Unlikely ‘heroes’ divided Lee/MLK holidays for state
Finally, in the emotional, gut-wrenching debate over separating the holidays Dr. Martin Luther King and CSA General Robert E. Lee, a true statesman has emerged.
And that statesman was one state Rep. George Billy McGill, D-Fort Smith.
McGill, after some emotional pros and cons for the measure, calmly stepped down to the well of the House and led the Arkansas House in a historic and climatic speech straight from his heart and closed forever the issue of this once combined holiday.
McGill is known as a “back bencher,” one of those men in the Legislature who quietly sit on the rear rows of the chamber and keep out of the backand-forth of those members who like to stroll down front and comment on bill after bill after bill.
He rarely, if ever, according to his colleagues, goes to the well.
I, for one, am glad he made the infrequent stroll to the front of the chamber last week.
And watching the debate on live streaming from a computer was well worth the time spent and the historical ramifications his speech made.
Republican State Rep. Charlene Fite, R-Van Buren, who represents western Washington and Crawford counties, said only good things about McGill, when asked.
“George McGill doesn’t go to the well of the House very often, but when he does, we listen. Rep. McGill is soft spoken, well mannered, and unfailingly kind. He treats everyone with dignity and respect. He’s a true gentleman who is known for his integrity. I’m proud to serve with him.”
McGill talked about “setting aside the painful emotions (of this bill) for a moment,” as he settled down behind the podium. In front of his 99 other colleagues, he firmly took the issue and steered the chamber’s attention towards a solution.
He began by correctly thanking the Speaker for the opportunity to speak.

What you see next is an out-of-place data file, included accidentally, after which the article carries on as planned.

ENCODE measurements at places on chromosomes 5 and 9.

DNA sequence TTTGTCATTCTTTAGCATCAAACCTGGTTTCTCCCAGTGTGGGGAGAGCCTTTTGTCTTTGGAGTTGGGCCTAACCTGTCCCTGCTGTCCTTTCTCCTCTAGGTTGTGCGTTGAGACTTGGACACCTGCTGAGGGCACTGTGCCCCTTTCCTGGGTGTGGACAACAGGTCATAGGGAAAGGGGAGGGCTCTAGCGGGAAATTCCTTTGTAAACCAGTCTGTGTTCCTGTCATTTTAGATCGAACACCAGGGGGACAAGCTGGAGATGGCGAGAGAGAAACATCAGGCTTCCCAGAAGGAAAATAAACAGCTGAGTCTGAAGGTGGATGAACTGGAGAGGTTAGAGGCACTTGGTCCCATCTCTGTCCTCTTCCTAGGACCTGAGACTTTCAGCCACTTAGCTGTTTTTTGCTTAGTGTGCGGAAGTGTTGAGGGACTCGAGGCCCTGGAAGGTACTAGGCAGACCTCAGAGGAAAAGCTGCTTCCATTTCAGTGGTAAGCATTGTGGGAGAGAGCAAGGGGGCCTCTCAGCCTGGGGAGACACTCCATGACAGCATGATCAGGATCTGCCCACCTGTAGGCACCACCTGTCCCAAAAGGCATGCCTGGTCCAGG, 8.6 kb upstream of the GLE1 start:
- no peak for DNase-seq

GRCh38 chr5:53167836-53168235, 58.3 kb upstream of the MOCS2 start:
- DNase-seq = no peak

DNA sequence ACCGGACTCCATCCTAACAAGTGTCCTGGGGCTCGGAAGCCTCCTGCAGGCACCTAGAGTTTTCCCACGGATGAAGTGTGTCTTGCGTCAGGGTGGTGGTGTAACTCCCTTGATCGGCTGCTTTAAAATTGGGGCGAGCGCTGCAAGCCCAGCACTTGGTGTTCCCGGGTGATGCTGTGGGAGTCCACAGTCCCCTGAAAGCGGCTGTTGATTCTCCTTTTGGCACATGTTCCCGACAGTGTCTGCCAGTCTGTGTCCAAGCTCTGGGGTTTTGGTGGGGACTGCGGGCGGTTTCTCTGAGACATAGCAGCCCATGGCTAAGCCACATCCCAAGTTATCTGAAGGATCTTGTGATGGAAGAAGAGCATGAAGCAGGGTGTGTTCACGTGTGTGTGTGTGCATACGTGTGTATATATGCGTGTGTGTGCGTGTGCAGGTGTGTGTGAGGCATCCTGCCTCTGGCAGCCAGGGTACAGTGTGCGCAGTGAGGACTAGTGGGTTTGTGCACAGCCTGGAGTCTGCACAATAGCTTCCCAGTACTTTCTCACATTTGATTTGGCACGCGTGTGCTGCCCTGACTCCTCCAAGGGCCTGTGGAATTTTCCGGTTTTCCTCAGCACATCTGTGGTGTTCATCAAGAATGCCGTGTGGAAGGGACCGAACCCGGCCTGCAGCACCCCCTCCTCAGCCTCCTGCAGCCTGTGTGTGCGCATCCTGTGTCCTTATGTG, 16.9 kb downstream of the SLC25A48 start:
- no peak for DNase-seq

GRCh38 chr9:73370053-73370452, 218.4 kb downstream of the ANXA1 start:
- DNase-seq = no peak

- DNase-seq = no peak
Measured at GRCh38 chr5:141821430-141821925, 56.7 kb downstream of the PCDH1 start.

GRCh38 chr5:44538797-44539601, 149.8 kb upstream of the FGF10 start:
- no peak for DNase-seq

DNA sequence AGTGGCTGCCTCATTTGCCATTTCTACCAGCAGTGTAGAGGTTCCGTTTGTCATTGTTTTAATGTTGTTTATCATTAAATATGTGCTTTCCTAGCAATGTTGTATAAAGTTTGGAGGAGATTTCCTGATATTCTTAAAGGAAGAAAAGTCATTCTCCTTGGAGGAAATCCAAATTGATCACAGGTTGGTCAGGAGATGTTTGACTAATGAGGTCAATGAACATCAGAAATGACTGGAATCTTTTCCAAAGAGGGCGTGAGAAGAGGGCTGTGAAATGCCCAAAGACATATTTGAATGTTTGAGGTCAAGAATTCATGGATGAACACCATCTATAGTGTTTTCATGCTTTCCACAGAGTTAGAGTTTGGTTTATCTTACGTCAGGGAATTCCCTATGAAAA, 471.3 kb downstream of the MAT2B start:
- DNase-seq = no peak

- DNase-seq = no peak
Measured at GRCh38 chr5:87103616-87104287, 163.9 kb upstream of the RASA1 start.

McGill told a few lighthearted tributes of humor on himself and lauded praise upon others in the chamber. But then, in a true statesman-like-manner, he got down to business.
He began an intriguing tale of his great-greatgreat-grandfather, a George McGill, who left the servitude of slavery in Mississippi to fight for the Union Army in the waning day of the Civil War.
McGill said he has often thought about his ancestor, but legislator McGill “does not know the ancestor’s history and thusly does not share the pain” of history in the 1860s.
He then told of some personal reflections, fast-forwarding to a youthful George B. McGill of Fort Smith, who was a student at the University of Arkansas, when Dr. Martin Luther King Jr. and this nation was in racial turmoil. That pain he knows and knows well.
In a lighthearted moment, McGill praised his former hair style: “I had an big Afro, I mean a big one, and it was good looking,” he said to polite laughter around the Chamber.
“Oh, I wore the dashikis and I gave the (raised clenched fist) the Power sign,” McGill said.
But he does not tell the tales of being mistreated at the UA to his grandson. “It’s just too painful. I don’t carry that hate and luggage around today.”
McGill said he has jettisoned that hurt and pain and today the “UA campus is one of my favorite places to visit.”
He closed by saying the splitting of the holidays would give educators an opportunity, a frame work, to educate future generations on what went on – good and bad – during these historic events.
“What we are doing is creating some space to educate our children,” McGill said.
He praised Gov. Hutchinson for his support of the bill and for young state Rep. Grant Hodges (R-Rogers) who championed the bill in his first session in the House.
As McGill urged members to vote for the bill, he quickly left the well, headed for his back-bench seat. No one else spoke. A true statesman had spoken. The bill passed.
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